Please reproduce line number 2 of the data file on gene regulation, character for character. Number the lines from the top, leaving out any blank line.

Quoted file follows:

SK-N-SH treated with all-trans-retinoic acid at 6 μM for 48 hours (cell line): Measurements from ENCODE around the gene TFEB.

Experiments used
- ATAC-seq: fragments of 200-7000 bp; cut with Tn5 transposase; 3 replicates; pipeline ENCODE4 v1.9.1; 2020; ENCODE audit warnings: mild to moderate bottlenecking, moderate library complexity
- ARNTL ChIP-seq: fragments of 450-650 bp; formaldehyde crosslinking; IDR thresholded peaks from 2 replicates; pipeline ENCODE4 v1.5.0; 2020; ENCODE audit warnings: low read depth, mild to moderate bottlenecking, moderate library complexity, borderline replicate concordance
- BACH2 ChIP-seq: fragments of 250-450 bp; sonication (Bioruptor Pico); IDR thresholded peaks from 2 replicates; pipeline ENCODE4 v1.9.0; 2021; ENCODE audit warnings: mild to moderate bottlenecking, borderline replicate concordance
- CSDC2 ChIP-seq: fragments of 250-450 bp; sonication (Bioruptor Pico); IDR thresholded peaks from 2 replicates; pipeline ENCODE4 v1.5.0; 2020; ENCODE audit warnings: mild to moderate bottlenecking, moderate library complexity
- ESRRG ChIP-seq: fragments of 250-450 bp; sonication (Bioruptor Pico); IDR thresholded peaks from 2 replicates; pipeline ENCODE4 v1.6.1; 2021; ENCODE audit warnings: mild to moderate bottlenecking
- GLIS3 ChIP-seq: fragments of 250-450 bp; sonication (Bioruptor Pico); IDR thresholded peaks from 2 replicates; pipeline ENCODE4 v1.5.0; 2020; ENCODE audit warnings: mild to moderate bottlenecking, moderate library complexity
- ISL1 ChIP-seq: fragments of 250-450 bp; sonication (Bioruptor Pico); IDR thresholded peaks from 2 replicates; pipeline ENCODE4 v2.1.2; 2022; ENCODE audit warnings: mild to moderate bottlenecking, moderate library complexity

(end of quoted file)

Experiments used